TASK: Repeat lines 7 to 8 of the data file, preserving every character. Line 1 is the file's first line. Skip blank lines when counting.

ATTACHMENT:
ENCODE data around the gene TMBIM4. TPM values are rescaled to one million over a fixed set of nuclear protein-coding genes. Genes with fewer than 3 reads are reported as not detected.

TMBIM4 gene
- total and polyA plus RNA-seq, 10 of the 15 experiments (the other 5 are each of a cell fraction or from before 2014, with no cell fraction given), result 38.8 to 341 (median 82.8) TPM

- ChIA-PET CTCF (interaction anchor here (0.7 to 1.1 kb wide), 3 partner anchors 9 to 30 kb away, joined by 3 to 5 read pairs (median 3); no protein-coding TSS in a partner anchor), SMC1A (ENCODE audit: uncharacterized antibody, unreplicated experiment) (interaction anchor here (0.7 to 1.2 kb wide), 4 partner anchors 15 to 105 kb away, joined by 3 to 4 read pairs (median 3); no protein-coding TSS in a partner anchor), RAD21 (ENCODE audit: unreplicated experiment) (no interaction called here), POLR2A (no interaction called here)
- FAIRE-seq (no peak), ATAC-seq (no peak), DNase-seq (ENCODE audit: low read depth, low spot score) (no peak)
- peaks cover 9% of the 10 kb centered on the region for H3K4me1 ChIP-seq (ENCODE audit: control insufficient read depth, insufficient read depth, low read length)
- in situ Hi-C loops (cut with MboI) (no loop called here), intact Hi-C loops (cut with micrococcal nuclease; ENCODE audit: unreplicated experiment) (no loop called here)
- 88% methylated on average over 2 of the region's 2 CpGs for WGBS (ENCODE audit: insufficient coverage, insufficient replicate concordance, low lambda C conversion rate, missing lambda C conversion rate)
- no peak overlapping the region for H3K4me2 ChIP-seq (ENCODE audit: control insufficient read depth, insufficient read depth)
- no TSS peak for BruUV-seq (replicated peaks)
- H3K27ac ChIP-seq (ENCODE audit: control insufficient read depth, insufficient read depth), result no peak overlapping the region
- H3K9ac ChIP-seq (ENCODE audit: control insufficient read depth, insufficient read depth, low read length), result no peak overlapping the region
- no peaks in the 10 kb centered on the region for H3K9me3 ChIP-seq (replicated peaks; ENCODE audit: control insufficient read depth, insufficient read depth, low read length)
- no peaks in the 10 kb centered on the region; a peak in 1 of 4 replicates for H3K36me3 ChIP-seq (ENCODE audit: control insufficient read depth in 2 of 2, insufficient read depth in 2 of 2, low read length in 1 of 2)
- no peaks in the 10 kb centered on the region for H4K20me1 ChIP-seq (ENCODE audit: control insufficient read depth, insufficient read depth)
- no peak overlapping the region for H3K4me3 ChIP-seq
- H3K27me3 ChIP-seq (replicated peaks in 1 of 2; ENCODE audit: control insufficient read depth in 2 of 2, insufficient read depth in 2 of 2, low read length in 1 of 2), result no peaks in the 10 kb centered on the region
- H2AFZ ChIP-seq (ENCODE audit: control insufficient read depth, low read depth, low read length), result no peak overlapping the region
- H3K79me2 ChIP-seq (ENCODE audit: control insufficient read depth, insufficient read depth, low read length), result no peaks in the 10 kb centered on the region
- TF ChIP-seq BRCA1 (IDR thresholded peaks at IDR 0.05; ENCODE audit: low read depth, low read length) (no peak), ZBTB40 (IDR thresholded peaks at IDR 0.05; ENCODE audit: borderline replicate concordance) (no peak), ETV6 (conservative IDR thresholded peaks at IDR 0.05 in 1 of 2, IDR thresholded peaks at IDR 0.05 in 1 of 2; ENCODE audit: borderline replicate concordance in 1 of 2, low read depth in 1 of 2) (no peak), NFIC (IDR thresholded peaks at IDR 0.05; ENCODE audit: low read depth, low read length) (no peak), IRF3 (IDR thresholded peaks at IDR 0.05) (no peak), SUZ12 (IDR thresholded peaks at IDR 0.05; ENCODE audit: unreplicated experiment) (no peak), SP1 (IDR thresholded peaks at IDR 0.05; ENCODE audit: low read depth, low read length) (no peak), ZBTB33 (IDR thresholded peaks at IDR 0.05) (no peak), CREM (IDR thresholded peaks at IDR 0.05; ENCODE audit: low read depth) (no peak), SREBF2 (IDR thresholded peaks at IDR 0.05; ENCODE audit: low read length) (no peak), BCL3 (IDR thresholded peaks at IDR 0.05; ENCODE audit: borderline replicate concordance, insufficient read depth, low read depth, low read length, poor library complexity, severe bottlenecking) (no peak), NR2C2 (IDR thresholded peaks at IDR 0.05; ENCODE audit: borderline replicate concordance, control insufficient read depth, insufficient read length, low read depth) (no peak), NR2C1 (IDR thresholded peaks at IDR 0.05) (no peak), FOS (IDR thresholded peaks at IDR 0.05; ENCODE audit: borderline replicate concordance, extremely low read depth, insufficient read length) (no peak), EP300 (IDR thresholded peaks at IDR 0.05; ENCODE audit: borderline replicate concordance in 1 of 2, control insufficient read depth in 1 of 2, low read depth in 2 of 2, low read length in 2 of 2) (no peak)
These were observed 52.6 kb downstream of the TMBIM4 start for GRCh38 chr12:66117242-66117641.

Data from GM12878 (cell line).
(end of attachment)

- in situ Hi-C loops (cut with MboI) (no loop called here), intact Hi-C loops (cut with micrococcal nuclease; ENCODE audit: unreplicated experiment) (no loop called here)
- 88% methylated on average over 2 of the region's 2 CpGs for WGBS (ENCODE audit: insufficient coverage, insufficient replicate concordance, low lambda C conversion rate, missing lambda C conversion rate)